France’s most famous living novelist, Michel Houellebecq, appears on course for a fresh literary polemic after it emerged his next book predicts a Muslim will beat the far-Right Front National to run the country in 2022.
Few details had previously emerged about the latest work of France’s literary enfant terrible, who shot to global fame with Atomised and recently won France’s top literary award, Le Goncourt, for The Map and the Territory.
But on Tuesday, it was reported that his next book, out on January 7, is called Submission – a reference to Islam and the submission of infidels to Allah through conversion to the religion.
Set in the very near future, the novel reportedly predicts that despite his record unpopularity, François Hollande, the current Socialist president, manages to clinch a second five-year term in 2017.
However, in 2022, he is knocked out in round one by a far-Right Front National candidate and a certain Mohammed Ben Abbes, backed by the fictitious Muslim Fraternity party. The latter goes on to win the presidency after joining forces with the Socialists, centrist UDI group and Nicolas Sarkozy’s centre-Right UMP.
Houellebecq apparently dismisses the idea that Mr Sarkozy will make a triumphant presidential comeback, as he currently hopes.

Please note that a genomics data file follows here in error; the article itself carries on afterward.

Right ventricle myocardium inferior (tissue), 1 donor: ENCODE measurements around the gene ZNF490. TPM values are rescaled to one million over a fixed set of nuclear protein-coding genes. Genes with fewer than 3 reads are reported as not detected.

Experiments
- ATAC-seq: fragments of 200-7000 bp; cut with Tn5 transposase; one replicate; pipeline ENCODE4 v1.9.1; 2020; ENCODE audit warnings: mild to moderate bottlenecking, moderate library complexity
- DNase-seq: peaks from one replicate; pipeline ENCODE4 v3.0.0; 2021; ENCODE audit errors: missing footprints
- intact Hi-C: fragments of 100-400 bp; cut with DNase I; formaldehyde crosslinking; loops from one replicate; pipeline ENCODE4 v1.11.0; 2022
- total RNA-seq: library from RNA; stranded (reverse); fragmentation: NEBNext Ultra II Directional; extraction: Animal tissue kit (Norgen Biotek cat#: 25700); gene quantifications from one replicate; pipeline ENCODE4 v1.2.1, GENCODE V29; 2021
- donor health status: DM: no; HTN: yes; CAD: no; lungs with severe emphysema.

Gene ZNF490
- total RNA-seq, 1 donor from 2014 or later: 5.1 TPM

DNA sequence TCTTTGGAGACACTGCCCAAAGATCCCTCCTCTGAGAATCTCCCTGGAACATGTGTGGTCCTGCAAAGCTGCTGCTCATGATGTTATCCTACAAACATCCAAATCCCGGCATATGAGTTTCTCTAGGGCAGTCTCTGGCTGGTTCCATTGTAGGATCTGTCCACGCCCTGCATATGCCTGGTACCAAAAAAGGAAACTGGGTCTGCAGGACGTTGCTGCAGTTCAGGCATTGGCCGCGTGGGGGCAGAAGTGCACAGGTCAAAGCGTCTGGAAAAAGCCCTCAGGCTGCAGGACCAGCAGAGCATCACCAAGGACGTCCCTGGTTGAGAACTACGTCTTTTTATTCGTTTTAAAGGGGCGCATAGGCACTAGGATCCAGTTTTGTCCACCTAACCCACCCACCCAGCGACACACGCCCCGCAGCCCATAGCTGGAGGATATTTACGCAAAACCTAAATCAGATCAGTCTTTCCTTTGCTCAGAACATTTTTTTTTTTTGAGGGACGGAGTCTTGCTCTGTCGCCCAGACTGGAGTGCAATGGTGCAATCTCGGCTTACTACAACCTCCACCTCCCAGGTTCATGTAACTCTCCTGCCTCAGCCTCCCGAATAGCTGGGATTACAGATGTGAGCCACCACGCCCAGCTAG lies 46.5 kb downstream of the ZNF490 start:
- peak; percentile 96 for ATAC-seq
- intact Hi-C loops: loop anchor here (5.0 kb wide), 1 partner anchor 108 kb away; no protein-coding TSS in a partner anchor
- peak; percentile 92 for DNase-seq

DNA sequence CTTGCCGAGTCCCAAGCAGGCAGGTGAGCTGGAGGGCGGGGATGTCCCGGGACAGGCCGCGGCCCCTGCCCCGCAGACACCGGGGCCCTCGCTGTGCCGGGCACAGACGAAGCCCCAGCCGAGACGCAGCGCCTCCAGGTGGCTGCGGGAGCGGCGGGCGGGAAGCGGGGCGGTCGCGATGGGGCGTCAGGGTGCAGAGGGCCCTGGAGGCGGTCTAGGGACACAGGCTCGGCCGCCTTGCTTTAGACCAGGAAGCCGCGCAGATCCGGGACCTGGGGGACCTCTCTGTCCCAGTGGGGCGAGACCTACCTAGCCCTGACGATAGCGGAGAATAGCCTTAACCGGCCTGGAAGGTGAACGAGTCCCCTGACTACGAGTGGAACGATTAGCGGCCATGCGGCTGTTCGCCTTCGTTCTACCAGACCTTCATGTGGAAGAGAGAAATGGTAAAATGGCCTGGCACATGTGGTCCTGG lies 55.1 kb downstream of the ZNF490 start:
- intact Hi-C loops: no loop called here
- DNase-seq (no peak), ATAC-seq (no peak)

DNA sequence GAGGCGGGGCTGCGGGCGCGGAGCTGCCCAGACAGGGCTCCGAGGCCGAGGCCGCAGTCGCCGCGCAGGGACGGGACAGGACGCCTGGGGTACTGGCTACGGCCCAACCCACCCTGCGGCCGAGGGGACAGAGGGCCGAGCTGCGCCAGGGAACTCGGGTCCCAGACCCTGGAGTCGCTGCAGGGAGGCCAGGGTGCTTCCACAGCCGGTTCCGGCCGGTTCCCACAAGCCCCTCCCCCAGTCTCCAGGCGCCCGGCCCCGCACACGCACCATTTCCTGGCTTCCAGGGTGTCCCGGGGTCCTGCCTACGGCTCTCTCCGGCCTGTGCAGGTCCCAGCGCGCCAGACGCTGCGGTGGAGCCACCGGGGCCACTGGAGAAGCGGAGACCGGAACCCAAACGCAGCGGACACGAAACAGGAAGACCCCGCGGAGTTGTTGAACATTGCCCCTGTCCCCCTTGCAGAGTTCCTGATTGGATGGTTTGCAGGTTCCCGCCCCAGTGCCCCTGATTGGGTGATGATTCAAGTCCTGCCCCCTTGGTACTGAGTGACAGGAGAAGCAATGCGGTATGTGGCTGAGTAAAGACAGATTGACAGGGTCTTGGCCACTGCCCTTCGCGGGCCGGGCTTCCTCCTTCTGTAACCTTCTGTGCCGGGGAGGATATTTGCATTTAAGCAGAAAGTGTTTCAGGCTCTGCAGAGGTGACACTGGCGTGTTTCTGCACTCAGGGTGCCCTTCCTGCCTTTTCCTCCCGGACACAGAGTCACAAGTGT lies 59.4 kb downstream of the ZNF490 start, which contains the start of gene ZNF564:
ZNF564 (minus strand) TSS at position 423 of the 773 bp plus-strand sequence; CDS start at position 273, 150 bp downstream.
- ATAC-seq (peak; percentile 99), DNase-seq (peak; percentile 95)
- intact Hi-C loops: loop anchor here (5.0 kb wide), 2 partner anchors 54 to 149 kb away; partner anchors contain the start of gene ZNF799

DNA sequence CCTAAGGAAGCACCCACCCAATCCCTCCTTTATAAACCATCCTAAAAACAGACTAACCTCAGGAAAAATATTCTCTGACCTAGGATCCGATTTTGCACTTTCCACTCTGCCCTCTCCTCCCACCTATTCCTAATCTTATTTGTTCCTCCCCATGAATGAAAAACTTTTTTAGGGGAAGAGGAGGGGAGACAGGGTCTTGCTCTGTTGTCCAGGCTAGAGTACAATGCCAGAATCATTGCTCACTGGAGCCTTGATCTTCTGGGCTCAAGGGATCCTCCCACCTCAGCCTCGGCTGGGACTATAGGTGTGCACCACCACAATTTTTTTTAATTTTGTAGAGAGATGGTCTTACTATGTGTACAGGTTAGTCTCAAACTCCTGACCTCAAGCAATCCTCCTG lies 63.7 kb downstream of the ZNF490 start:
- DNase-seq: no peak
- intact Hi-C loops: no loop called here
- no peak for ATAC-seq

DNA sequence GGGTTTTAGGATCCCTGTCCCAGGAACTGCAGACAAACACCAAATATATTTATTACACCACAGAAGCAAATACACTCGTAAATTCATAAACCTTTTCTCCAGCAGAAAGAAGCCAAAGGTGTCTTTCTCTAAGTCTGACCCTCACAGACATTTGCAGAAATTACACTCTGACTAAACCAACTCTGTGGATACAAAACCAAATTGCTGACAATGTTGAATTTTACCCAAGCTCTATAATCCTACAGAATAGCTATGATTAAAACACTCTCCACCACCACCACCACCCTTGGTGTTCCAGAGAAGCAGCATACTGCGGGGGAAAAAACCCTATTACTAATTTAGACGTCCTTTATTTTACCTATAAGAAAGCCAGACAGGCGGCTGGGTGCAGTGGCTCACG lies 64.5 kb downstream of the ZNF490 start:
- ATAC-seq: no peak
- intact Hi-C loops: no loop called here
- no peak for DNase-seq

François Bayrou, a centrist who has run in several presidential elections, is chosen as prime minister, in a scenario that, according to Les Inrockuptibles, “totally overturns (French) society”.
France has the highest Muslim population in Europe, estimated to be between five to six million people. Pew research recently predicted that 30 per cent of the French population would be Muslim by 2030.
The book’s release follows recent polls predicting that FN leader Marine Le Pen would likely knock Mr Hollande out of a presidential race in 2017 but lose the second round run-off to a centre-Right candidate.
No stranger to controversy, Houellebecq sparked a furious row in 2001 by claiming: “The dumbest religion has got to be Islam”. He was taken to court by four Muslim associations for “insulting a group of people due to their religious beliefs” but was cleared.
In 2011, he slammed France’s Green politicians, saying: “As they can’t give Muslims satisfaction on everything, they at least give them satisfaction on Israel by dropping the Jews, which is typical collaborationist behaviour.”
His anticipatory novel comes at a time of deep soul-searching in France over immigration, Islam and national identity, and the rise of a “neo-reactionary” movement – which warns of the death of France as we know it unless it returns to more traditional values. French Suicide, a book by one of its most famous exponents, journalist Eric Zemmour, is a runaway bestseller, having sold 400,000 copies.
See also “Michel Houellebecq provokes France with story of Muslim president”, Guardian, 16 December 2014